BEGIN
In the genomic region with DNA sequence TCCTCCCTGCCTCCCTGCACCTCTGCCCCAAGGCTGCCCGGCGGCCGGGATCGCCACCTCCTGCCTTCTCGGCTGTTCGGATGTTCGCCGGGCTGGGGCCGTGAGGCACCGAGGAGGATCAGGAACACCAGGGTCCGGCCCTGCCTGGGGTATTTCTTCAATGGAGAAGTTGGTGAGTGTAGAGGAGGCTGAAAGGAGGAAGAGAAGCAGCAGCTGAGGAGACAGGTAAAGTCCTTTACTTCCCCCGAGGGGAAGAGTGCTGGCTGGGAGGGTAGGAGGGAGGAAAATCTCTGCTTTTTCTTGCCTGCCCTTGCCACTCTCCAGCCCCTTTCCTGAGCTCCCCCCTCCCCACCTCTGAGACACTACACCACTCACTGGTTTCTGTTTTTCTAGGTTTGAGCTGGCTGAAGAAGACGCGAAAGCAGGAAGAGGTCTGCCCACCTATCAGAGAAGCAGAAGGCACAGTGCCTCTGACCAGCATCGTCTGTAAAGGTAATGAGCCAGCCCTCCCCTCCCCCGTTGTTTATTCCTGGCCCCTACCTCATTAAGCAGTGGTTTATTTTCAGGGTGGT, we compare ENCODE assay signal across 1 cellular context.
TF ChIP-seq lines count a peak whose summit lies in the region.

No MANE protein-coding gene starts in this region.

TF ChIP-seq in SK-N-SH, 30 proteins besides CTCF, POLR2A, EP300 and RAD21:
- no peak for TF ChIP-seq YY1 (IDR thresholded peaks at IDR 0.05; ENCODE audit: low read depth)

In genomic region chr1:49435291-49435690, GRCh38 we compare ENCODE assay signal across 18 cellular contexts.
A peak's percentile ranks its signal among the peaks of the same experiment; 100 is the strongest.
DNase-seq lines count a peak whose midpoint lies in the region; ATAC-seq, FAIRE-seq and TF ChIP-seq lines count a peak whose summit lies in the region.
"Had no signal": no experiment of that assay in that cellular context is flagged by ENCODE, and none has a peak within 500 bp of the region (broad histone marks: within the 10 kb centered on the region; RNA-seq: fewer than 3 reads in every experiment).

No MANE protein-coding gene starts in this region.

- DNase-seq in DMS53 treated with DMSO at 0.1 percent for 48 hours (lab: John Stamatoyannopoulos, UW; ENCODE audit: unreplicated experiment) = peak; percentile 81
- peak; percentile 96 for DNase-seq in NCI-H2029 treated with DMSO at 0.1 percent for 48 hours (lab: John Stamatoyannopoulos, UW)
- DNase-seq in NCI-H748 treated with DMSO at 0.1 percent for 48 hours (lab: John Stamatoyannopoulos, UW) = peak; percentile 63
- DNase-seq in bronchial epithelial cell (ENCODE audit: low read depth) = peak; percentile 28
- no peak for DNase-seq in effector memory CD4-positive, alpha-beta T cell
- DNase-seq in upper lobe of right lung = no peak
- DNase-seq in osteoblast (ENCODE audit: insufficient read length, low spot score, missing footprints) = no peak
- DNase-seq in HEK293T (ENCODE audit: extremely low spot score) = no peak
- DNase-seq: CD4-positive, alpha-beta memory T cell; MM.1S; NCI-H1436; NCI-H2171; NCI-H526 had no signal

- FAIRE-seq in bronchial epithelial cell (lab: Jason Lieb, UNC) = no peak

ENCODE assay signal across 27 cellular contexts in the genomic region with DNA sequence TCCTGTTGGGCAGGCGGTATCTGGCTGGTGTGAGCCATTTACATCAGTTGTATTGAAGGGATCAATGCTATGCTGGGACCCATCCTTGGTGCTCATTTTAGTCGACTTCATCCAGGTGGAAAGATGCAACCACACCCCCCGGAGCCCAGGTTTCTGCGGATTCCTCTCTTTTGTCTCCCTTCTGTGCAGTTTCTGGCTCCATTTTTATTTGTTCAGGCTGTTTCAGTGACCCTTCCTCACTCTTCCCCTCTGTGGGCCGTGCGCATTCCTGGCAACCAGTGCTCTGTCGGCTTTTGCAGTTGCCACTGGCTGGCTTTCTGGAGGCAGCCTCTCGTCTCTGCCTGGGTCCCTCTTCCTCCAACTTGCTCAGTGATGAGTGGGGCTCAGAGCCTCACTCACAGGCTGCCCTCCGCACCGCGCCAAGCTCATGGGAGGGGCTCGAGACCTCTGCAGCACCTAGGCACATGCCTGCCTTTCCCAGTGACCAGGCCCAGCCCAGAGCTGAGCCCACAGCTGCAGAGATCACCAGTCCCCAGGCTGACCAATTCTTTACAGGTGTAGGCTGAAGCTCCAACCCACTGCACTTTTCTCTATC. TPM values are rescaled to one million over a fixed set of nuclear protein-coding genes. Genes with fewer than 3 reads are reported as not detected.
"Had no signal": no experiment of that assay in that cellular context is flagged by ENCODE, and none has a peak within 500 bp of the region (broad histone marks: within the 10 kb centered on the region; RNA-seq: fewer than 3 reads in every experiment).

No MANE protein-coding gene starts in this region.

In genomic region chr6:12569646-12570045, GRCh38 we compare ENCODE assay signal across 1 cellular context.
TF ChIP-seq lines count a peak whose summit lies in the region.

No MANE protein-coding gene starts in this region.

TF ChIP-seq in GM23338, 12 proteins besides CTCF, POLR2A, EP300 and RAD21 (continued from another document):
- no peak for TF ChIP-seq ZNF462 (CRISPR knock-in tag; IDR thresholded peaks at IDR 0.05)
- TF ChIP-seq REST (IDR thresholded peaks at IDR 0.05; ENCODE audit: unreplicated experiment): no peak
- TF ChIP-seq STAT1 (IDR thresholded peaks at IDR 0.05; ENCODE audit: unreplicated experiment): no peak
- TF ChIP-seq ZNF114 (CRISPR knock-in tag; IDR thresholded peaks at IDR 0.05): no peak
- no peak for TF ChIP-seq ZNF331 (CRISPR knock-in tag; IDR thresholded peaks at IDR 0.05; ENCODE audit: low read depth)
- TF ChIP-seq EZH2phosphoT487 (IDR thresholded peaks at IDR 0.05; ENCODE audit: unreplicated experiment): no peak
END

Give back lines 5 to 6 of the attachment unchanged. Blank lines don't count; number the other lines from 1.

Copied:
- no peak for TF ChIP-seq YY1 (IDR thresholded peaks at IDR 0.05; ENCODE audit: low read depth)

In genomic region chr1:49435291-49435690, GRCh38 we compare ENCODE assay signal across 18 cellular contexts.